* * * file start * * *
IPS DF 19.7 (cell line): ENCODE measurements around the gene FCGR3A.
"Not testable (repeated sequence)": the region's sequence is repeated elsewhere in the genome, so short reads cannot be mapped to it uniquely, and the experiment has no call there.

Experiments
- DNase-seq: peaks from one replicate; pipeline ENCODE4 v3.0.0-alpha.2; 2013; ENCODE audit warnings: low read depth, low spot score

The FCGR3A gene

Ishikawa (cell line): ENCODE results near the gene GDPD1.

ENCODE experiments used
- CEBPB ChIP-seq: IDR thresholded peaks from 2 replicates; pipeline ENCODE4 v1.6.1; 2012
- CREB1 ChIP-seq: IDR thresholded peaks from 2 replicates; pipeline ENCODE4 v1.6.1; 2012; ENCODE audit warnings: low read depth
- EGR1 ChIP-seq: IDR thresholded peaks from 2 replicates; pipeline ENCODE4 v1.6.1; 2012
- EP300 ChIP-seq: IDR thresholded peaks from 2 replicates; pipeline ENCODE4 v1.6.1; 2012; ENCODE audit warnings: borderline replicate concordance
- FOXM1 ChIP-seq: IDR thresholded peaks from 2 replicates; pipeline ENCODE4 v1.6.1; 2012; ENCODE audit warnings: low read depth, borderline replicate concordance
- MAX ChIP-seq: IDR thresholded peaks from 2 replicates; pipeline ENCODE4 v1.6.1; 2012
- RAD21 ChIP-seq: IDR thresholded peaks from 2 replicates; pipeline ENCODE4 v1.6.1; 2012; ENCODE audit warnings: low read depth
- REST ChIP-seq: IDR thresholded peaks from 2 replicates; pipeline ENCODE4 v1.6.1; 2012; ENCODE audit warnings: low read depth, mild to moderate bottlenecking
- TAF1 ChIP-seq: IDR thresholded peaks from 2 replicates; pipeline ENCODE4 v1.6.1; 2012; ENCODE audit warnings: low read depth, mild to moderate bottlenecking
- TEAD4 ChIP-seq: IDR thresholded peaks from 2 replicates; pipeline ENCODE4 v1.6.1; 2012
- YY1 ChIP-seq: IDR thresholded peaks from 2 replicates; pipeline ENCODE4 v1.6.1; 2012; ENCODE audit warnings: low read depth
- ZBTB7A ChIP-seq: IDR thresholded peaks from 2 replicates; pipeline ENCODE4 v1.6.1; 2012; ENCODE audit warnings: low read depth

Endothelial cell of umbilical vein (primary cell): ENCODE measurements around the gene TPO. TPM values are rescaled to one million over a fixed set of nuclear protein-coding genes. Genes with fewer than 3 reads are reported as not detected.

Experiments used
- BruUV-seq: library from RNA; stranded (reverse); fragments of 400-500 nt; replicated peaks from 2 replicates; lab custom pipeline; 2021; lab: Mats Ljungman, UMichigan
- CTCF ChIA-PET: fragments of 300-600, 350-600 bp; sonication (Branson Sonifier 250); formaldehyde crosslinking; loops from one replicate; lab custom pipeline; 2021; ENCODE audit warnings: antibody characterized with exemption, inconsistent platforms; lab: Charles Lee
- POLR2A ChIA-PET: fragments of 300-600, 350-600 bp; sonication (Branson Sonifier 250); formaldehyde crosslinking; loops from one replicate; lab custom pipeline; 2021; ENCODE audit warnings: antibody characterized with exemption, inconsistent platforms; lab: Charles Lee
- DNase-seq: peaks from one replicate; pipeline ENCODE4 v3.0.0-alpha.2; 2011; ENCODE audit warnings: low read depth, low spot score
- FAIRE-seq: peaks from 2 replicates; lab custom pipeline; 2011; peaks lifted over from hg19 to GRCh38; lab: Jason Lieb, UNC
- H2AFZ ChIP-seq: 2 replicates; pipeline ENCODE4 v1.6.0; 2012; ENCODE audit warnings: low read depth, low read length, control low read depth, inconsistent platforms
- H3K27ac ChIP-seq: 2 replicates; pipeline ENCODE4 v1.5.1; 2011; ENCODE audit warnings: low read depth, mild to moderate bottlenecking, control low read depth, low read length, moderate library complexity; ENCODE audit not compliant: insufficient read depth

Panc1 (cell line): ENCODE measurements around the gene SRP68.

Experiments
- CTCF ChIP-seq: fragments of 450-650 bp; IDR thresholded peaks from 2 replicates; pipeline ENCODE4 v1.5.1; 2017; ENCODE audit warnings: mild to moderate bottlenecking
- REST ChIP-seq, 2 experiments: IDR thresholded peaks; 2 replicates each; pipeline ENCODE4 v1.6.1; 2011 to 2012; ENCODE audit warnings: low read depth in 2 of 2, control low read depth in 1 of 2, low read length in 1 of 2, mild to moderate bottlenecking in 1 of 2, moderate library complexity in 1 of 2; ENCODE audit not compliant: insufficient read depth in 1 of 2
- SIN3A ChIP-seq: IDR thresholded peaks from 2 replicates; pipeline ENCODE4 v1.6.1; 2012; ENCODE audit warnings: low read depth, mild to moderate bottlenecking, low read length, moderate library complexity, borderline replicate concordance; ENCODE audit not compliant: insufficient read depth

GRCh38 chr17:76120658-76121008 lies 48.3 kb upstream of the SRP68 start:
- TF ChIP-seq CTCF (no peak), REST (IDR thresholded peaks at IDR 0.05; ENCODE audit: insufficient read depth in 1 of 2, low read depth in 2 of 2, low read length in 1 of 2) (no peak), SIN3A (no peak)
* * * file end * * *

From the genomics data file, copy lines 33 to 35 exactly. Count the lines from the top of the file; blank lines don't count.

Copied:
- SIN3A ChIP-seq: IDR thresholded peaks from 2 replicates; pipeline ENCODE4 v1.6.1; 2012; ENCODE audit warnings: low read depth, mild to moderate bottlenecking, low read length, moderate library complexity, borderline replicate concordance; ENCODE audit not compliant: insufficient read depth

GRCh38 chr17:76120658-76121008 lies 48.3 kb upstream of the SRP68 start:
- TF ChIP-seq CTCF (no peak), REST (IDR thresholded peaks at IDR 0.05; ENCODE audit: insufficient read depth in 1 of 2, low read depth in 2 of 2, low read length in 1 of 2) (no peak), SIN3A (no peak)